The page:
TitleEpigenetic Identity in AML Depends on Disruption of Nonpromoter Regulatory Elements and Is Affected by Antagonistic Effects of Mutations in Epigenetic Modifiers.
Publication TypeJournal Article
Year of Publication2017
AuthorsGlass, Jacob L., Hassane Duane, Wouters Bas J., Kunimoto Hiroyoshi, Avellino Roberto, Garrett-Bakelman Francine E., Guryanova Olga A., Bowman Robert, Redlich Shira, Intlekofer Andrew M., Meydan Cem, Qin Tingting, Fall Mame, Alonso Alicia, Guzman Monica L., Valk Peter J. M., Thompson Craig B., Levine Ross, Elemento Olivier, Delwel Ruud, Melnick Ari, and Figueroa Maria E.
JournalCancer Discov
Date Published2017 Aug
KeywordsAdult, Aged, Animals, Disease Models, Animal, DNA (Cytosine-5-)-Methyltransferases, DNA Methylation, DNA Methyltransferase 3A, Enhancer Elements, Genetic, Epigenesis, Genetic, Female, Humans, Isocitrate Dehydrogenase, Leukemia, Myeloid, Acute, Male, Middle Aged, Mutation, Promoter Regions, Genetic, ras Proteins, Regulatory Sequences, Nucleic Acid

<p>We performed cytosine methylation sequencing on genetically diverse patients with acute myeloid leukemia (AML) and found leukemic DNA methylation patterning is primarily driven by nonpromoter regulatory elements and CpG shores. Enhancers displayed stronger differential methylation than promoters, consisting predominantly of hypomethylation. AMLs with dominant hypermethylation featured greater epigenetic disruption of promoters, whereas those with dominant hypomethylation displayed greater disruption of distal and intronic regions. Mutations in and had opposing and mutually exclusive effects on the epigenome. Notably, co-occurrence of both mutations resulted in epigenetic antagonism, with most CpGs affected by either mutation alone no longer affected in double-mutant AMLs. Importantly, this epigenetic antagonism precedes malignant transformation and can be observed in preleukemic LSK cells from or single-mutant and / double-mutant mice. Notably, double-mutant AMLs manifested upregulation of a RAS signaling signature and displayed unique sensitivity to MEK inhibition as compared with AMLs with either single mutation. AML is biologically heterogeneous with subtypes characterized by specific genetic and epigenetic abnormalities. Comprehensive DNA methylation profiling revealed that differential methylation of nonpromoter regulatory elements is a driver of epigenetic identity, that gene mutations can be context-dependent, and that co-occurrence of mutations in epigenetic modifiers can result in epigenetic antagonism. .</p>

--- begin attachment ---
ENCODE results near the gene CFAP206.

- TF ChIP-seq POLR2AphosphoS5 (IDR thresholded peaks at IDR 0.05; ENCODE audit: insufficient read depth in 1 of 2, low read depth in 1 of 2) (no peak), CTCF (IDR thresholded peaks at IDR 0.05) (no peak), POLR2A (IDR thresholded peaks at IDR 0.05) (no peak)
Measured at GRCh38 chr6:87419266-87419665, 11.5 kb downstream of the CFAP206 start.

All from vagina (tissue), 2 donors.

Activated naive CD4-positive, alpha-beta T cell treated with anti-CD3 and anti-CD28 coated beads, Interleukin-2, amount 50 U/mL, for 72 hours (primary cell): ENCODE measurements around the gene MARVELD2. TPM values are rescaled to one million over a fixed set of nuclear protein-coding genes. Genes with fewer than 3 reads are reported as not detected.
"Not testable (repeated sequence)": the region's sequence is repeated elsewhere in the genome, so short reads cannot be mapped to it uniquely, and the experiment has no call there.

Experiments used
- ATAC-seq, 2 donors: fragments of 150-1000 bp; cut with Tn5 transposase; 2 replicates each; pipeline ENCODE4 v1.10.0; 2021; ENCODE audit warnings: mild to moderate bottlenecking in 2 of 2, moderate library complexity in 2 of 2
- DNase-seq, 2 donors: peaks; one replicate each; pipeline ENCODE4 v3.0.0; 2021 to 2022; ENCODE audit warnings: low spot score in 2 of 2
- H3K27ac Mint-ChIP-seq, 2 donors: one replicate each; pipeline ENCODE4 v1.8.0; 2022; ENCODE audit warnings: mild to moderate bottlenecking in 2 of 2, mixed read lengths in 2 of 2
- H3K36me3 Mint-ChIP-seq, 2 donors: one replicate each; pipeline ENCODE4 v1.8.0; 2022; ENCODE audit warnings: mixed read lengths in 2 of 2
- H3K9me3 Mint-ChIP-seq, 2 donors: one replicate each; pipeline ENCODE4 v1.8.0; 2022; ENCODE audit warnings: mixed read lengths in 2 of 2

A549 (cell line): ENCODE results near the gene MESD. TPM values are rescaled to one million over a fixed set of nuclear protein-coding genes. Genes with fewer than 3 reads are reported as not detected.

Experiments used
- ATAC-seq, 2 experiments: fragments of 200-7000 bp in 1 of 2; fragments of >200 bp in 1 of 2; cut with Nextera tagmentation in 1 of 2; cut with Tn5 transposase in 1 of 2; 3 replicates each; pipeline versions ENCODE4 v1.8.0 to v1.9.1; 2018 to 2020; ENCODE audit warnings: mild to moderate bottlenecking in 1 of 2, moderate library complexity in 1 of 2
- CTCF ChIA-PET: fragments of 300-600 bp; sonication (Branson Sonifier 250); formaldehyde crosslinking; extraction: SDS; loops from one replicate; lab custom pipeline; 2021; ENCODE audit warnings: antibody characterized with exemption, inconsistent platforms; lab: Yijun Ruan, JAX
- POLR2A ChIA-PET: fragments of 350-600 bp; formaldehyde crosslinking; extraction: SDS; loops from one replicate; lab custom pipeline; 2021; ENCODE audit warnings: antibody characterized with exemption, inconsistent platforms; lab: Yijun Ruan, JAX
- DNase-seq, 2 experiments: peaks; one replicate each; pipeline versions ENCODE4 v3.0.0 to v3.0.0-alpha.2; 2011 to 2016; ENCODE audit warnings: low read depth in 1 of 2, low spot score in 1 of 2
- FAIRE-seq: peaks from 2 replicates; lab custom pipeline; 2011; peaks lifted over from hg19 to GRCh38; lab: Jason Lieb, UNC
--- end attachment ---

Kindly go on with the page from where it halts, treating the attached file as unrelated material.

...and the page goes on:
Alternate JournalCancer Discov
PubMed ID28408400
PubMed Central IDPMC5540802
Grant ListR01 CA198089 / CA / NCI NIH HHS / United States
K08 CA169055 / CA / NCI NIH HHS / United States
T32 CA009207 / CA / NCI NIH HHS / United States
R00 CA178191 / CA / NCI NIH HHS / United States
R01 HL126947 / HL / NHLBI NIH HHS / United States
K99 CA178191 / CA / NCI NIH HHS / United States